Culturally they are bound and they trace to common political heritage. Folklore and oral history has it that, indigenes of Ghana’s capital region, being the Ga ethnic group are Nigerians by descent. Hausa language, popular in northern Nigeria is also spoken by northerners in Ghana. Colonised by Britain, the two anglophone nations have similar administrative structures patterned after the British. In addition to the foregoing which knit Ghana and Nigeria together, Shagari and Limann were northerners who collaborated closely as leaders of their respective countries. Many many years later into the present, Nigeria remains not only as West Africa’s biggest economy but on entire Africa continent as well. Ghana has paced up, becoming sub-regional second largest economy.

On the last day of year 1981, Flt Lt Jerry John Rawlings bounced back, this time explicitly as the leader of a coup to dislodge Limann, premised on alleged slow economic reforms if not on reverse gear. After a period of economic boom in the 1950s and the 1960s, Ghana experienced a downturn with the rest of the period up to 1983 teetering on the brink with situations ranging from pure deterioration to negative growth.

Nigerians streamed to Ghana when the latter became the first in Sub-saharan Africa to gain political independence. They had come to savour the new experience of operating in another country but not under colonial tyranny and in expectation of a better life. The dream turned into nightmare when in 1969, Ghana ordered Nigerians out of the country.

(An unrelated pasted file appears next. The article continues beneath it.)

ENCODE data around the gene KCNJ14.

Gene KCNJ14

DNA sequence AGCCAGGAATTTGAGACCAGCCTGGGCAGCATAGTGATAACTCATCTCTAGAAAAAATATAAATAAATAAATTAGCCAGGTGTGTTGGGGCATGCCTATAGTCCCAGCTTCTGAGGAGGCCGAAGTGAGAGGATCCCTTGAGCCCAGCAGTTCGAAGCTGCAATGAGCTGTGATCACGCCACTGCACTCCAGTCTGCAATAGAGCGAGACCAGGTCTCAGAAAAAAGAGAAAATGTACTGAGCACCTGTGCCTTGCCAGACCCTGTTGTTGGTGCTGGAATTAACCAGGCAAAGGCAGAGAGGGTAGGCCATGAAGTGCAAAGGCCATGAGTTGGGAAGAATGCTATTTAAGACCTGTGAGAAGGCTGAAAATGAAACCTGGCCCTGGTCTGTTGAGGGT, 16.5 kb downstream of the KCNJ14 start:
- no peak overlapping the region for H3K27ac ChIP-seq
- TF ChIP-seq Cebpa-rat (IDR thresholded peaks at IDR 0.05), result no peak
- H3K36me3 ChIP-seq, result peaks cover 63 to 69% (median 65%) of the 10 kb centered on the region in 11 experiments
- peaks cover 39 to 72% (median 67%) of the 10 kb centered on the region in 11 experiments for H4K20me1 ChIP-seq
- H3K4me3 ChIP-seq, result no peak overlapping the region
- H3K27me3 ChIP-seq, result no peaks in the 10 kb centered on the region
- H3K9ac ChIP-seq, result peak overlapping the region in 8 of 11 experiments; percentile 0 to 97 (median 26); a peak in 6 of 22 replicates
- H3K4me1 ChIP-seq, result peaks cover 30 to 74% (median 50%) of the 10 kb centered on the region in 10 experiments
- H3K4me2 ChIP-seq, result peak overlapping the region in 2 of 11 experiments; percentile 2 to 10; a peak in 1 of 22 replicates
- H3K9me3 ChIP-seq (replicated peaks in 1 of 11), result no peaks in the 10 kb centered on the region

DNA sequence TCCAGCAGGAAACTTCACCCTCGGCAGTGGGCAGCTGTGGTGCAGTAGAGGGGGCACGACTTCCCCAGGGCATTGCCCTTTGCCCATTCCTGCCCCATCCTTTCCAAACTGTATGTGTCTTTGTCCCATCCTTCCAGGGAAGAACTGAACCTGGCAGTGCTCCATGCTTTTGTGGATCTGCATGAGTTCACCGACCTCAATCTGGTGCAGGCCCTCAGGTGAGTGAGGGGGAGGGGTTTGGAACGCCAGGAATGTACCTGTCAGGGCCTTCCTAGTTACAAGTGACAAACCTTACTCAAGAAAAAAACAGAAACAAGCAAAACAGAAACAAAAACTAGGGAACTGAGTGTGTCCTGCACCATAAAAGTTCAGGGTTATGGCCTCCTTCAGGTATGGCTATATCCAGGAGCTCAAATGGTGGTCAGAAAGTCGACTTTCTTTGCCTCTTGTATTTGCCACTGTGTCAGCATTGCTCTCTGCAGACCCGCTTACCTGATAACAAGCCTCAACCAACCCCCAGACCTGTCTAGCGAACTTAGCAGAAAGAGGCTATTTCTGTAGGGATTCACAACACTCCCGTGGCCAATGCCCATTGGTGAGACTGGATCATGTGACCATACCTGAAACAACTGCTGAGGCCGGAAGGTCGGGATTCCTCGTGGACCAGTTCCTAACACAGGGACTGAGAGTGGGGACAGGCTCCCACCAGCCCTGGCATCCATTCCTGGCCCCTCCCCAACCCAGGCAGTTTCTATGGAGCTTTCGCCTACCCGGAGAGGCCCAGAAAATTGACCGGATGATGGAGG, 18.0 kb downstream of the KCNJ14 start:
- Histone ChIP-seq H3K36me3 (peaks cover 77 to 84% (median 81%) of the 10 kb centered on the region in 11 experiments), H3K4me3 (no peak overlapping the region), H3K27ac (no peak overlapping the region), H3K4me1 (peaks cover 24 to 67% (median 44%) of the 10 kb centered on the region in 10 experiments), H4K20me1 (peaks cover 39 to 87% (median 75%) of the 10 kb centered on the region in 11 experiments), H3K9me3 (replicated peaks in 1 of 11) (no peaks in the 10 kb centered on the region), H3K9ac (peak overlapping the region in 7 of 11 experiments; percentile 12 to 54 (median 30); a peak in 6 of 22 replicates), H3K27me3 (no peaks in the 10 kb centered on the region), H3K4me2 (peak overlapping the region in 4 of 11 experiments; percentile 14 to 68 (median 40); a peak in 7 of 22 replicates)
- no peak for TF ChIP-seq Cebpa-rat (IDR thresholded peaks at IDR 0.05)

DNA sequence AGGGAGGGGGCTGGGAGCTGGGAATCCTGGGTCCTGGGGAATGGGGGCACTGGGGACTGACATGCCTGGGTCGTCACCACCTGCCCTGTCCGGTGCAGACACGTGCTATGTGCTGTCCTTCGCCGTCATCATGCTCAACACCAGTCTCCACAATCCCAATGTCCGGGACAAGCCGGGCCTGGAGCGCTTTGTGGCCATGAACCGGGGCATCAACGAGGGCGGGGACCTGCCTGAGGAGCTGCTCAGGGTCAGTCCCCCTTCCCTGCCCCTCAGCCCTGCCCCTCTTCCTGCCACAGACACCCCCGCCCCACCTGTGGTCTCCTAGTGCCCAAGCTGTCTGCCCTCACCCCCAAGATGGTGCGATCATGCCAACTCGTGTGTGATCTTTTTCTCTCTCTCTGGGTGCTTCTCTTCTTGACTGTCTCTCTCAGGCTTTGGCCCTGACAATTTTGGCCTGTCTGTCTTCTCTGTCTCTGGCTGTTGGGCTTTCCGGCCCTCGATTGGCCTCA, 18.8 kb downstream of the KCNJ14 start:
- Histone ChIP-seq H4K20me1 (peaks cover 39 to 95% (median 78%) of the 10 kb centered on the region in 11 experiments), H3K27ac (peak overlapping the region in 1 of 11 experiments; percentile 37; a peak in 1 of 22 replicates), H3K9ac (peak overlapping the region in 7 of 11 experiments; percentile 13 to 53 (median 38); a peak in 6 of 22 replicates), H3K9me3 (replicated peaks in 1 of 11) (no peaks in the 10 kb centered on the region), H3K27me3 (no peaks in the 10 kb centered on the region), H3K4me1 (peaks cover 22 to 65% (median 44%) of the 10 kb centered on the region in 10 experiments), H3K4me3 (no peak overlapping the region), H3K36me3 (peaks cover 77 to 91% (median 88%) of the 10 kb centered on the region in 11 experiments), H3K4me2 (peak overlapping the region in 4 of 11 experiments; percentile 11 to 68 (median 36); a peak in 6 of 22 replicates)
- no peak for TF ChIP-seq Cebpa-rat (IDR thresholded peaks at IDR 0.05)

In what some political analysts describe as a tit for tat, Nigeria in 1983, also expelled two million foreign nationals half of whom were Ghanaians. Flt Lt Rawlings was the man at the receiving end of the Nigerian push back as his regime had to cope with hydra-headed problems in a little over a year of his time in power. Ghanaian returnees, nationwide bushfires, food shortages and rationing and a population facing hunger. The small bags Ghanaian returnees packed a few items for their journeys, became known as “Ghana must go bags”, thus it is the allusion for today’s bags named as such. Small bags to lighten the burden of a person making a troubled journey.

How to integrate arriving Ghanaians into society was a major decision to be made but also a distraction to the new regime in Ghana, already smarting under teething issues.

In 1983, General Muhammadu Buhari overthrew Alhaji Shagari. The military was back in saddle in Nigeria but soon relations between Ghana and Nigeria were in good feathers with Rawlings of Ghana visiting Nigeria to cheering crowds. By 1984, Ghana had arrested economic decline as she trundled and trudged through with an IMF dictated Economic Recovery Programme. Relations continued on that tangent, with Ghana and Nigeria establishing joint economic commission in 1988. At this time, Nigeria was under the watch of General Ibrahim Babaginda. It was his annulment of a June 12, 1993 election thought to have been won by Businessman Moshood Abiola, that brought Nigeria to her knees politically, triggering a reverberative crisis. Enter another General, Sani Abacha who was to rule Nigeria with an iron fist until his death in June 1998 and that of Abiola in July.

In 1999, President Rawlings who was at closing stages of his tenure as first leader of Ghana’s Fourth Republic, received Nigeria’s Alhaji Shagari at his office. Diplomacy went to the back burner and in strong language condemned his visitor for making things difficult for the early PNDC rule. “You sacked Ghanaians to make things difficult for me”. Shagari replied and that is fit for part two of this story.